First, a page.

Have you always dreamed of having your own recording studio yet you never went for it? The reason you haven’t is that you probably think it is quite expensive and there is a bunch of equipment you need to get. This doesn’t have to be the case, and it all depends on what your idea is, and at what pace you want to take to approach it.
The best starting point, and the critical thing you need to get in order to start your recording career, is a good microphone. If you ask any professional, they will tell you that a condenser mic is your best bet.
It is able to provide a fast transient response, cover a wide frequency range, and fit in a smaller studio. On the other hand, renting your studio and the rest of the relevant equipment doesn’t have to be that expensive.
Something you may have seen at concerts or with people who record and perform in general is an upside down microphone. It is quite common and there is a good reason for it. Apart from it looking like a good trick, such a mic position allows for better sound quality. But how, why, and should you do it with a condenser mic? Let’s go ahead and see.
Where Did This Idea Come From?
While your music teacher or a sound engineer may not tell you about how and why you should hang a mic upside down, it is something that was quite common and popular in 1950s and 60s. In fact, there is a famous photo of Frank Sinatra recording a song with an upside-down condenser mic. That is where the whole idea become quite popular, and people became interested in the dynamics of such a position.
There are a number of benefits that could come out of it and the only thing you need to ensure is that there is secure placement so your microphone doesn’t fall and cause damage. This is especially important if you are investing in a condenser microphone as these are quite fragile and should be protected.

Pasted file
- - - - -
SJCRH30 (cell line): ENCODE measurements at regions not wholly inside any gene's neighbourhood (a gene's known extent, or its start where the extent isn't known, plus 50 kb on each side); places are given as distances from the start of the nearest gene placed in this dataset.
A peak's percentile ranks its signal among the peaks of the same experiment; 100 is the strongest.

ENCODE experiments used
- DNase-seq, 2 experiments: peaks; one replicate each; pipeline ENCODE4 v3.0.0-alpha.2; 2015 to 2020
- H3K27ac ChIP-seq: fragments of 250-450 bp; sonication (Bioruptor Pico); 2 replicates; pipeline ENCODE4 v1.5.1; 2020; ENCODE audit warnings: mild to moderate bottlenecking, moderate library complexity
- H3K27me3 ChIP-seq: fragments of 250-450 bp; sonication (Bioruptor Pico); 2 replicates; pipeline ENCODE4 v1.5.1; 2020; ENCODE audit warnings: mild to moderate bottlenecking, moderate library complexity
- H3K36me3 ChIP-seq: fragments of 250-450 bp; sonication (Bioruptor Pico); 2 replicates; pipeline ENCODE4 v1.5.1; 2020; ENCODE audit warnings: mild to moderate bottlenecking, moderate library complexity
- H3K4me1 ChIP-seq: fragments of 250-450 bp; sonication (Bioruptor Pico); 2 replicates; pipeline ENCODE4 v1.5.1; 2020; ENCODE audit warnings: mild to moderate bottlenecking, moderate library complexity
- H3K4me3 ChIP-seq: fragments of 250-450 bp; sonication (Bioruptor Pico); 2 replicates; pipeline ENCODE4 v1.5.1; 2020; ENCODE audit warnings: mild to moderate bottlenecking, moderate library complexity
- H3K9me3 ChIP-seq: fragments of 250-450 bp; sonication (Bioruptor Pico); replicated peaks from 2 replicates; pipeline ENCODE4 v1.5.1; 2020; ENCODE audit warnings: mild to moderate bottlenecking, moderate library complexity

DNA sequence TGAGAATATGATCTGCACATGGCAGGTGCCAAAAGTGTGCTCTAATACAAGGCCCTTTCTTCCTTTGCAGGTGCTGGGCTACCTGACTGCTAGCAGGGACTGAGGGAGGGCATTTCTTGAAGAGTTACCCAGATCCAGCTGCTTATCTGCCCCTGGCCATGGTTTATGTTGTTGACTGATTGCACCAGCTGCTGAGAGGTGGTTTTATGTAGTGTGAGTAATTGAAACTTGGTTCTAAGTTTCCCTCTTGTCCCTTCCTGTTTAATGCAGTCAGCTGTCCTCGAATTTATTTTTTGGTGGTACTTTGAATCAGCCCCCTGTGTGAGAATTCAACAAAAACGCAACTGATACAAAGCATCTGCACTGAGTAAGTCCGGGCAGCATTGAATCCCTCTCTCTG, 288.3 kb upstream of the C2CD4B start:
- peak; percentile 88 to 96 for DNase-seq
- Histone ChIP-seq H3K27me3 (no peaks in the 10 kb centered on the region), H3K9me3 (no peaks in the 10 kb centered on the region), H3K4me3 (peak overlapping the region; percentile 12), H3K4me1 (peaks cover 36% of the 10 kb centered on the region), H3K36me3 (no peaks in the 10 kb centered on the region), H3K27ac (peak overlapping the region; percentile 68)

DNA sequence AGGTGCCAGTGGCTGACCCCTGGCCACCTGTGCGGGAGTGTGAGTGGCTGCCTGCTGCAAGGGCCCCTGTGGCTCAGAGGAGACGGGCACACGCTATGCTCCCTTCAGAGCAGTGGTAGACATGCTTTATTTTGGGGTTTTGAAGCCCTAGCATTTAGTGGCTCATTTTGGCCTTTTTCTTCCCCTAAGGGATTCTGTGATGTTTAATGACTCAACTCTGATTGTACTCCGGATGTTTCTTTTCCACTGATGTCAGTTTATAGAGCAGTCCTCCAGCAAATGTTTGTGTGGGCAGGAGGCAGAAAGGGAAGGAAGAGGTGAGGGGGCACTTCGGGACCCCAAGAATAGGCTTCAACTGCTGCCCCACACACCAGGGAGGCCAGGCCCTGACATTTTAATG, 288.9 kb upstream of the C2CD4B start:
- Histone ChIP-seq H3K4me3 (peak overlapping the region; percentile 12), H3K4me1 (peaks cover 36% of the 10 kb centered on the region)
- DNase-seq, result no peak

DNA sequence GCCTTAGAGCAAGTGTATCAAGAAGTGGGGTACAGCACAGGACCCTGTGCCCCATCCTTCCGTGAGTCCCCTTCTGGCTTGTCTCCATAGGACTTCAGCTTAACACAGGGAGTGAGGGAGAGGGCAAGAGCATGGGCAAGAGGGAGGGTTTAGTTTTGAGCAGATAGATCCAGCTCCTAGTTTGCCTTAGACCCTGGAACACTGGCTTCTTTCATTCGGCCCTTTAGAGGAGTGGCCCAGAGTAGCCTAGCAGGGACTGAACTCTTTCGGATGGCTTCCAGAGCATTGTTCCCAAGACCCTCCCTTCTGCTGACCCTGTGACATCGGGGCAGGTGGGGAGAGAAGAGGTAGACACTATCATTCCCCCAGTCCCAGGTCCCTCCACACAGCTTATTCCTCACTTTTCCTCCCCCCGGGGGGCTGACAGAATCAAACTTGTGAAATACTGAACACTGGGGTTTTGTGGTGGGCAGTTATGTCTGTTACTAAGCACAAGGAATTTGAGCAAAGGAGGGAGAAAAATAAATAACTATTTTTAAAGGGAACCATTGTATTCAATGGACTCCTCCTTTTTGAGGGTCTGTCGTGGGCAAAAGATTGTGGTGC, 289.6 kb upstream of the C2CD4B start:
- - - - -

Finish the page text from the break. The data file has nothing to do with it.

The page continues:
The Benefits of Hanging a Condenser Mic Upside Down
As we mentioned above, the idea of the upside-down mic has been in the music industry for a long time. Although some people think that it is solely for looks, there are a variety of benefits that come with it.
The first reason is that, as you are using the condenser mic, the tube heats up and eventually that temperature change can affect the diaphragm, and thus lower the sound quality.
The condenser microphone consists of a few major parts, with the backplate and diaphragm being critical for soundwave-to-electric signal conversion. But how can hanging your microphone upside down prevent this? As the tube is not below, but above the diaphragm, the rising temperature can’t affect it.
Along with that, if you are planning to record a song using a condenser mic, hanging it upside down will allow your airway to open, and you will be able to hit higher and lower notes with less trouble. The reason for this is that you are singing upwards into the mic at about a 15 degree angle.
Also, air blasts that are inevitable during the singing process are going to be less noticeable if you sing upwards into an upside-down hanging microphone. This will allow for better sound quality and improved performance. Last but not least is the fact that upside-down condenser mics don’t restrict your view of the lyrics or note instructions.
Things to Consider
While hanging your microphone upside down has a few benefits, there are still things you should consider if you don’t want to end up with pricey repair fees.
Firstly, the shock mount has to be tight enough as any loose spots put your mic at risk of falling.
Along with that, you should put it high enough that nobody from your studio will walk into it.
Finally, provide enough counterweight that will keep it hanging, so it will not pull the whole stand down.
Upside-down hanging microphones look pretty cool, and there is no doubt that they add to the performance aesthetics.
Still, if you are using a condenser mic in a studio environment, there are a number of reasons why this position may be the best one.
Apart from improving sound quality, it will allow you to effectively read the lyrics and get proper breaths in between singing.